Don't Insure Small Items
I just noticed this quote from David Cutler (the Harvard economist who is known for advising Obama on health care):
Each year, millions of people gladly pay an additional 10 to 50 percent of a product's original price to extend a warranty. These snap purchases help fuel a booming, $15 billion-a-year business and feed a lucrative profit stream for retailers that sell the warranties and companies that underwrite them. Many consumers do so because they say the plans provide them with peace of mind.
The decision to buy an extended warranty, however, defies the recommendations of economists, consumer advocates and product quality experts, who all warn that the plans rarely benefit consumers and are nearly always a waste of money.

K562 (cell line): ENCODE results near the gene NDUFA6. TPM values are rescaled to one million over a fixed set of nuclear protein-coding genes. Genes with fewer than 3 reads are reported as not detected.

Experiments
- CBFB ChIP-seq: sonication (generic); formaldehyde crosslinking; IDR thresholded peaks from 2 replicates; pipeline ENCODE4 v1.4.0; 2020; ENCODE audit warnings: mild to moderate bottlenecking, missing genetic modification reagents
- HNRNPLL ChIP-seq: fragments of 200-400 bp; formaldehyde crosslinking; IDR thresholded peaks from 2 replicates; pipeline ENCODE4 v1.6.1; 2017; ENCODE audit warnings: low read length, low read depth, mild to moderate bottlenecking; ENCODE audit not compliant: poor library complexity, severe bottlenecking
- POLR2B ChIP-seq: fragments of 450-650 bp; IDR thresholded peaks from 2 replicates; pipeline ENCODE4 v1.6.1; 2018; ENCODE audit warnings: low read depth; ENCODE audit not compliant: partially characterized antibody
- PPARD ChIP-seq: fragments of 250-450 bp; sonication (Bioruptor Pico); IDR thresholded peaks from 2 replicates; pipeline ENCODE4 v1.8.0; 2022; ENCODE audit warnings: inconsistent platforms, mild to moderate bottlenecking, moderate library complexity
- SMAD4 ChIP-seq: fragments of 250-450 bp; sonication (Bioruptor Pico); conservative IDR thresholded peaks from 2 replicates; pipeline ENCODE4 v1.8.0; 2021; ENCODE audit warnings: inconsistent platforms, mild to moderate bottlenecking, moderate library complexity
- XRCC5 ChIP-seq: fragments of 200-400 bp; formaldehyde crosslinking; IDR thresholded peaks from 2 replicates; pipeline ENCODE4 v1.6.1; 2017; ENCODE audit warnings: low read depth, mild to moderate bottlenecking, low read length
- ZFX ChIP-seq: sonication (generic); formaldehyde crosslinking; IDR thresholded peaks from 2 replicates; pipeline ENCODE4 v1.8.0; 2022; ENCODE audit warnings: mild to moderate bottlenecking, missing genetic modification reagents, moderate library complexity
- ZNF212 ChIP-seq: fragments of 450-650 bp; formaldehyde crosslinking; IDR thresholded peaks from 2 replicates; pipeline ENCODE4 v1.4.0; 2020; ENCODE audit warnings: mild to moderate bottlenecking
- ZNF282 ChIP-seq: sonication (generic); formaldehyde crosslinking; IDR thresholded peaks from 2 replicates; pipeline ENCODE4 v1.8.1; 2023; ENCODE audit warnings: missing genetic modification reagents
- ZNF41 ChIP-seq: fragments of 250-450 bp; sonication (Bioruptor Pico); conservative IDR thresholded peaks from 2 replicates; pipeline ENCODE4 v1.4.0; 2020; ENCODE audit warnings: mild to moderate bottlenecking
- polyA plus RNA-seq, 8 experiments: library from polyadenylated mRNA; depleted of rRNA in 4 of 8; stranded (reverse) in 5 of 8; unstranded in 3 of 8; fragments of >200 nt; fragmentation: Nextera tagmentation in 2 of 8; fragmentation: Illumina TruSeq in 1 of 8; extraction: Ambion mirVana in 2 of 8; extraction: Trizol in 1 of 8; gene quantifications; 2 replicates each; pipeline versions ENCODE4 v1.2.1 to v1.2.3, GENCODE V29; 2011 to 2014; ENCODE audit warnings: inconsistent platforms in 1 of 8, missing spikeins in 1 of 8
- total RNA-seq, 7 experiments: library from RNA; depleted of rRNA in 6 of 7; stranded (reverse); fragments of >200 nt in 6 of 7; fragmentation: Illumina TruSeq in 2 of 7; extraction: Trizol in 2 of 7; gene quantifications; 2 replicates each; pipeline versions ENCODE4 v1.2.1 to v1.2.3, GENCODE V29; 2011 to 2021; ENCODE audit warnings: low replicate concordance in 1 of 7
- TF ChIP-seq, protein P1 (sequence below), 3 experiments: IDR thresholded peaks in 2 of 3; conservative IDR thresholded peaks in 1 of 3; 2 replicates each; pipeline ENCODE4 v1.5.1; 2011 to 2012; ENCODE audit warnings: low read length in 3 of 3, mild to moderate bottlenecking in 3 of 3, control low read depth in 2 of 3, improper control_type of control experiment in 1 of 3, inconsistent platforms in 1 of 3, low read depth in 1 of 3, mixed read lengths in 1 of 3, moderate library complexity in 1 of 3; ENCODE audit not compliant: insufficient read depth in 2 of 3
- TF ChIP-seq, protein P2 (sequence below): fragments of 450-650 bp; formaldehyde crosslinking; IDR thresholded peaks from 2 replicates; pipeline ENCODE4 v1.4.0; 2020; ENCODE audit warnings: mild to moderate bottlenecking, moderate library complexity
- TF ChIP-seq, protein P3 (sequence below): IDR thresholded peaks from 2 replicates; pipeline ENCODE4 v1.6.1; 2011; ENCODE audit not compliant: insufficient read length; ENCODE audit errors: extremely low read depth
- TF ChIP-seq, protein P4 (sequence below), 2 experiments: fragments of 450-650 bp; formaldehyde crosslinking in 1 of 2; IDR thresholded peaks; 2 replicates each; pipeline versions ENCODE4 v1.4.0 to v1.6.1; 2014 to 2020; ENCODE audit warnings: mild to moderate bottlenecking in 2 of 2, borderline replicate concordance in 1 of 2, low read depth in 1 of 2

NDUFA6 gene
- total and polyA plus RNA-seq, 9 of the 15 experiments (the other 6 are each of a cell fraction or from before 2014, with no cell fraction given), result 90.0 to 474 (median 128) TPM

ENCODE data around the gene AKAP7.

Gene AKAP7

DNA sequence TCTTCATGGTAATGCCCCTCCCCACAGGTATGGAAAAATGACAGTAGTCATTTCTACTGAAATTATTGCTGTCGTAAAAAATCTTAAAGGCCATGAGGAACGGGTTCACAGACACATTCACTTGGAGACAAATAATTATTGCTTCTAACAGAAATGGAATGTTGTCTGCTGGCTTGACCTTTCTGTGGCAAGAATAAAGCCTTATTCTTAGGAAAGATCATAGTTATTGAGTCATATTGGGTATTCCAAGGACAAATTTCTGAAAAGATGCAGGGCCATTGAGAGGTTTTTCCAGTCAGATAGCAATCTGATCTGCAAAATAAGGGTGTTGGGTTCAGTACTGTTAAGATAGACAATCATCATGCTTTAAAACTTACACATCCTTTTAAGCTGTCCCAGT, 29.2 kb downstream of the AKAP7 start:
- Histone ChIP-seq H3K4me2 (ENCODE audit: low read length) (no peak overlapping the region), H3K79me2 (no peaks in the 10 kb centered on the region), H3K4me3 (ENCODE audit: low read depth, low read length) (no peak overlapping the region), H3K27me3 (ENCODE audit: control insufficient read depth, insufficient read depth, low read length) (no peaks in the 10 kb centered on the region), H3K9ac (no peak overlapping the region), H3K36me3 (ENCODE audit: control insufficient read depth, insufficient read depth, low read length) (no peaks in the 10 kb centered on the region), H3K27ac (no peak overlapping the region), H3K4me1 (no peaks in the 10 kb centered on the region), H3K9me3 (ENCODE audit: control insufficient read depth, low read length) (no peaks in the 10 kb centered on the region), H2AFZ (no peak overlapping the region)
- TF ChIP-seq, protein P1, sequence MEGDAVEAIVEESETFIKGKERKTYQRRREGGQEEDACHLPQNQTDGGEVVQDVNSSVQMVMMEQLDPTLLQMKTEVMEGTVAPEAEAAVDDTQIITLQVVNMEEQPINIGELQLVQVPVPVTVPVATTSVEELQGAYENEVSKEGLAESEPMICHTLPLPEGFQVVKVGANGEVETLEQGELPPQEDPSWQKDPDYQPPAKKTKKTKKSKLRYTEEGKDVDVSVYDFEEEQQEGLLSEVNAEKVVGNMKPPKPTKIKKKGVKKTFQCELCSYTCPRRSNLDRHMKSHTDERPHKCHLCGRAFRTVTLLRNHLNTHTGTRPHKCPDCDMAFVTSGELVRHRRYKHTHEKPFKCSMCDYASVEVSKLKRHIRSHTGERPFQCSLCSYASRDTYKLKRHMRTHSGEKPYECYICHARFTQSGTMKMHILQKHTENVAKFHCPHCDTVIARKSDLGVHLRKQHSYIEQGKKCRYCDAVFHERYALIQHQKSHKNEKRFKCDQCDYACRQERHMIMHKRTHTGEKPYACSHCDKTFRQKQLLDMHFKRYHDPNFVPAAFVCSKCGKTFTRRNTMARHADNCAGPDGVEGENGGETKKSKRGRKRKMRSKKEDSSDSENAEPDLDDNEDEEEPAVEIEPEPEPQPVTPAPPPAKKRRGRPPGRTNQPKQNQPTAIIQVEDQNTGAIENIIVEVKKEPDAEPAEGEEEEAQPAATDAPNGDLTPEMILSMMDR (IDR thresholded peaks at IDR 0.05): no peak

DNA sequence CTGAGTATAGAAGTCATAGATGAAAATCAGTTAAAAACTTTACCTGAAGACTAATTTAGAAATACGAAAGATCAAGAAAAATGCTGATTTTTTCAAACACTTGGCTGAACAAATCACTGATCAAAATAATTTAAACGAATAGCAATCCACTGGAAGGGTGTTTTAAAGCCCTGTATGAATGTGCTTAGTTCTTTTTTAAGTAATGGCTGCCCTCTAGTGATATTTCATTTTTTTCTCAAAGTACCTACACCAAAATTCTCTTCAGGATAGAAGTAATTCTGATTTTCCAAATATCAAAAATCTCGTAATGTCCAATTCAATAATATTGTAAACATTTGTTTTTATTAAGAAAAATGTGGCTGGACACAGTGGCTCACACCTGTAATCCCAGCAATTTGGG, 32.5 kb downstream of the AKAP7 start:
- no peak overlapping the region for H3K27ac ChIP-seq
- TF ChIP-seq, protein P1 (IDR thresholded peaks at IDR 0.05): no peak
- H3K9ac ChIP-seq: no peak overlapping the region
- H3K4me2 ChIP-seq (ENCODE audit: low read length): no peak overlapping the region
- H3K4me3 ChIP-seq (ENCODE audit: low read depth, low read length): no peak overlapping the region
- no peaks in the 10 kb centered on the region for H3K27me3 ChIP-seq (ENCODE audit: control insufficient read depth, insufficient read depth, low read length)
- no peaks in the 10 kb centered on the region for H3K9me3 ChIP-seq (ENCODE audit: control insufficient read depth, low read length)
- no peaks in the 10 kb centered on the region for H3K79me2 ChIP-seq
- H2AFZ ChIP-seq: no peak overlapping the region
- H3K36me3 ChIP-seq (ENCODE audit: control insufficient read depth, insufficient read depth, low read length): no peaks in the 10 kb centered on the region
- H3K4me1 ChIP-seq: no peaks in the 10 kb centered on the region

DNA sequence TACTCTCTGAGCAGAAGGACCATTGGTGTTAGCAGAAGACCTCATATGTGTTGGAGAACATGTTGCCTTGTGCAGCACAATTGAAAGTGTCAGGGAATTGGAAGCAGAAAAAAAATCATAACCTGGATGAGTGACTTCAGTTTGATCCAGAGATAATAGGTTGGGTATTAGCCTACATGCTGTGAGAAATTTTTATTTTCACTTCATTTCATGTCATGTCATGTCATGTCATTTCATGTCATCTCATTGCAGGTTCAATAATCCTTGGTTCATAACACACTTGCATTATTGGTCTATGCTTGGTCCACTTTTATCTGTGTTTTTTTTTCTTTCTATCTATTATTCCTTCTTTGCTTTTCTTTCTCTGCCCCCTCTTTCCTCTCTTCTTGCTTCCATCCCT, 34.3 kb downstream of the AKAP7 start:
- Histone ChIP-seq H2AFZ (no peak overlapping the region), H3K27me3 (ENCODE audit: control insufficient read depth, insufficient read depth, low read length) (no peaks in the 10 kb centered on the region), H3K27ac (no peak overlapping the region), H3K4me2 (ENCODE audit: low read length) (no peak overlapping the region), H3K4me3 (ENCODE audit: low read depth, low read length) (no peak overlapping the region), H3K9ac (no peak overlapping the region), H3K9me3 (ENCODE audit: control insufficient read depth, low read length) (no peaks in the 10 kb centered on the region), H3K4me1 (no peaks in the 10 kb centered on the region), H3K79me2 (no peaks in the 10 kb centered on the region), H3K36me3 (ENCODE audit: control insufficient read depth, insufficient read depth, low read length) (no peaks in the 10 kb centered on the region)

"The things make no rational sense," Harvard economist David Cutler said. "The implied probability that [a product] will break has to be substantially greater than the risk that you can't afford to fix it or replace it. If you're buying a $400 item, for the overwhelming number of consumers that level of spending is not a risk you need to insure under any circumstances."What is the theory by which 1) we should not buy insurance plans for fixing $400 electronic items, but 2) we should buy insurance plans that cover a huge number of sub-$400 healthcare expenses, from routine office visits to the cheapest prescriptions?